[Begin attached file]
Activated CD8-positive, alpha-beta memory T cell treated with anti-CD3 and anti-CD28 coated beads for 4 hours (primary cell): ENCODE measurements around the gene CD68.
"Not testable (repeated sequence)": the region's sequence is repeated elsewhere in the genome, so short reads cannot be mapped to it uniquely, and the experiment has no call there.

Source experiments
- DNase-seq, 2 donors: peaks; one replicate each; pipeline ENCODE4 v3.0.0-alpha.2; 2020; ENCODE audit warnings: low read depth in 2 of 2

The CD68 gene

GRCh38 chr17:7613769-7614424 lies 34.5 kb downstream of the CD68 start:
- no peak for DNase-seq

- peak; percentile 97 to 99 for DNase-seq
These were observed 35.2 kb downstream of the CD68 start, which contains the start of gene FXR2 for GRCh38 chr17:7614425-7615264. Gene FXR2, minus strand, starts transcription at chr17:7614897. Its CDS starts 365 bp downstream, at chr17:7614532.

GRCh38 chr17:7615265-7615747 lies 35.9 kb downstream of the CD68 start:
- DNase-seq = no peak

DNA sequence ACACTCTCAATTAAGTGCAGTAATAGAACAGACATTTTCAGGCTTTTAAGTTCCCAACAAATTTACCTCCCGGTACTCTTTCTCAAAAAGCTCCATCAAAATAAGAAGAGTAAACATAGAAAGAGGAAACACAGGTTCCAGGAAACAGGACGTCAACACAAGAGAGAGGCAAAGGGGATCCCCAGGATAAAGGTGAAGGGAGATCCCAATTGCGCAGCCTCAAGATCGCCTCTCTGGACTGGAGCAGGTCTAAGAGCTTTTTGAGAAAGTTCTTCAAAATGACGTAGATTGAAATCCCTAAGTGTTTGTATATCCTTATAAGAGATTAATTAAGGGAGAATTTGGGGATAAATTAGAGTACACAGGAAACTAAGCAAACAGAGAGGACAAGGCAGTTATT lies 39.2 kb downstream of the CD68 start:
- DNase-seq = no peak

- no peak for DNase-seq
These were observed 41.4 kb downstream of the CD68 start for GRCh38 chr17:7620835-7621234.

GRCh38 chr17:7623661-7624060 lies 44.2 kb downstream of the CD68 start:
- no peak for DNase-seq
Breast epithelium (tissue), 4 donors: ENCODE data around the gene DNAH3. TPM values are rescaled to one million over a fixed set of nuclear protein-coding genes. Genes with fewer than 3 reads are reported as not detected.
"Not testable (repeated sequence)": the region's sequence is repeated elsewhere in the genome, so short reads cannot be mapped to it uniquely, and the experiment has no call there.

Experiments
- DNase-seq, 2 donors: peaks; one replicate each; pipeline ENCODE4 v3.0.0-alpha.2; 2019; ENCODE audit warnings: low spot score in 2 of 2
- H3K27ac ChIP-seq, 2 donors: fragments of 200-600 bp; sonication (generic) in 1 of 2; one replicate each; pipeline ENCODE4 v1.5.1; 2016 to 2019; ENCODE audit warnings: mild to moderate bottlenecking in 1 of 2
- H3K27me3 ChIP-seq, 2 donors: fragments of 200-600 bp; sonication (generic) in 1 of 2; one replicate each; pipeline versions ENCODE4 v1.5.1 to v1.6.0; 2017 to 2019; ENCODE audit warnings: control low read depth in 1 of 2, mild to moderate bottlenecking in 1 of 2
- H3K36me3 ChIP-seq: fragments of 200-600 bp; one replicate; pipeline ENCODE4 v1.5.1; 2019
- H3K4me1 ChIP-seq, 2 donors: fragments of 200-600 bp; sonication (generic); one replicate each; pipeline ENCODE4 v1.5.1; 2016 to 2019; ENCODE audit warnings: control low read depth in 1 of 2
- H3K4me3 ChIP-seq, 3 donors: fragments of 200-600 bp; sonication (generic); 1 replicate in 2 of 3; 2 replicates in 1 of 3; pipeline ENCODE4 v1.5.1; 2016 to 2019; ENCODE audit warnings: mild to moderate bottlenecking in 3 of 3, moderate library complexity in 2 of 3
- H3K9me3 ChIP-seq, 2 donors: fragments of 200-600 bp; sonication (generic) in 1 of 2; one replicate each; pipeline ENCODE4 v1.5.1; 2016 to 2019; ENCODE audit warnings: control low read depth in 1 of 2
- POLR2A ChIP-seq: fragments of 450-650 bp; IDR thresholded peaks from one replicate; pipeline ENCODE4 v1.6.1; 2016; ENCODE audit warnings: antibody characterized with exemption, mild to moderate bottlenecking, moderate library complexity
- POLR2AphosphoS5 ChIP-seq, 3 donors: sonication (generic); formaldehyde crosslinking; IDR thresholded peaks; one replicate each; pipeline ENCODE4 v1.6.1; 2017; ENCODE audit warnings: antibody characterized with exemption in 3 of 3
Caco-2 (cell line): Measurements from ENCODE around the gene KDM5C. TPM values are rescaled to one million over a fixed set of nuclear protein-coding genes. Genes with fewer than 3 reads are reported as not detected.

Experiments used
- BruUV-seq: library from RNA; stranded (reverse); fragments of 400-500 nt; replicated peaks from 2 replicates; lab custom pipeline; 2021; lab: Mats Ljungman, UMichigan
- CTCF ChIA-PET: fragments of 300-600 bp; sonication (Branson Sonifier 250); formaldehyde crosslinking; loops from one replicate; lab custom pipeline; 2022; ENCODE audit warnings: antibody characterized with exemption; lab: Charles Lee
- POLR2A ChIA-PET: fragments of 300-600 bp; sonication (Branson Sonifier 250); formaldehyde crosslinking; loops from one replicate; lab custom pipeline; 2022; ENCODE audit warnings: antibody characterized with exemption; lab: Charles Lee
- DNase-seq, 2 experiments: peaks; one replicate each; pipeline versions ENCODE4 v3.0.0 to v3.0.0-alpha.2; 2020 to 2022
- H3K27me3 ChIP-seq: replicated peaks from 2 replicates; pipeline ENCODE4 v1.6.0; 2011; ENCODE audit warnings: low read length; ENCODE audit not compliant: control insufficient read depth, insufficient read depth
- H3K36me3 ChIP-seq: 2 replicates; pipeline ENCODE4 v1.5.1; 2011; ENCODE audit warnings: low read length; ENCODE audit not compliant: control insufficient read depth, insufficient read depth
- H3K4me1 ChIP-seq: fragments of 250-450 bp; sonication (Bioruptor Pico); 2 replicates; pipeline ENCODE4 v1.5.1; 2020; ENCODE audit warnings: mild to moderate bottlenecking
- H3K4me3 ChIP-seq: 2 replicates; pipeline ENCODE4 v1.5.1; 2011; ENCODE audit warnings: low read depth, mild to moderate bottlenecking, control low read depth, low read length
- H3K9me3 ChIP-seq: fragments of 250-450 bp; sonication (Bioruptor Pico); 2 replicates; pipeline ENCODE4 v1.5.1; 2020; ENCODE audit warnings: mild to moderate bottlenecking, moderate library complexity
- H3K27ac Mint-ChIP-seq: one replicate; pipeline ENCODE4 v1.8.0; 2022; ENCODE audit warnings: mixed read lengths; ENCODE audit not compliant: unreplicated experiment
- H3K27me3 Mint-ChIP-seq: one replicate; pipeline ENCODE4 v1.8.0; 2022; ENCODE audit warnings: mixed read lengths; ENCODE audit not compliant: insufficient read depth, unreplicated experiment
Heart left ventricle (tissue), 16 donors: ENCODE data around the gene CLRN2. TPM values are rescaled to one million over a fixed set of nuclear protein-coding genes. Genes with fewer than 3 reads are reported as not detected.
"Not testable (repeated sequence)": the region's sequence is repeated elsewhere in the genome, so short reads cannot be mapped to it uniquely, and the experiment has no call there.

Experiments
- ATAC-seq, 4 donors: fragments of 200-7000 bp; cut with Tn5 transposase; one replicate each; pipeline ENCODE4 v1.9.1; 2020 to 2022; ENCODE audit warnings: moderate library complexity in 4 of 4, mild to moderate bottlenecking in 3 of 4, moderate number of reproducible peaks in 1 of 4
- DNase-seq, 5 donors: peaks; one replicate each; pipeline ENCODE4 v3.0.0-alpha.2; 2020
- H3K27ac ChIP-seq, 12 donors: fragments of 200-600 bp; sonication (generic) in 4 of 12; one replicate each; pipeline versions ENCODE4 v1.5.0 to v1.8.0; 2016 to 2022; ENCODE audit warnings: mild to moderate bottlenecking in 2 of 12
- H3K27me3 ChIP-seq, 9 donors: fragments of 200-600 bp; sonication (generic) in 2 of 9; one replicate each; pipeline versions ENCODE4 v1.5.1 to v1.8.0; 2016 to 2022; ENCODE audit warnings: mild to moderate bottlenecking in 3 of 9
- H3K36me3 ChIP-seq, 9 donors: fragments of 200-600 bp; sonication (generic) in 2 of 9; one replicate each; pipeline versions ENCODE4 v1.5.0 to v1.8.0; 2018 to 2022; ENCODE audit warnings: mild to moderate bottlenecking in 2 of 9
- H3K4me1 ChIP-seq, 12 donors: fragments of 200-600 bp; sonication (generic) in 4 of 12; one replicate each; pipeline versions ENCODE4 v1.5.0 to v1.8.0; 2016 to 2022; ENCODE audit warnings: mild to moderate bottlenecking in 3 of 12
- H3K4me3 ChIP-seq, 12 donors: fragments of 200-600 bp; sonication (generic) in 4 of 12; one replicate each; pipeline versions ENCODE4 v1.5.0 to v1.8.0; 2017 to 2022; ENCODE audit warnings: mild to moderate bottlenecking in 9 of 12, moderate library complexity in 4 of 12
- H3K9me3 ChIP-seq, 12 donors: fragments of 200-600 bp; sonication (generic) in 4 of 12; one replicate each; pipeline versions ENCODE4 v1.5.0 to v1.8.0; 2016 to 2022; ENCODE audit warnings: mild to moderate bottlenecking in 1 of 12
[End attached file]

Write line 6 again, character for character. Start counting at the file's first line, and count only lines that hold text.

GRCh38 chr17:7613769-7614424 lies 34.5 kb downstream of the CD68 start: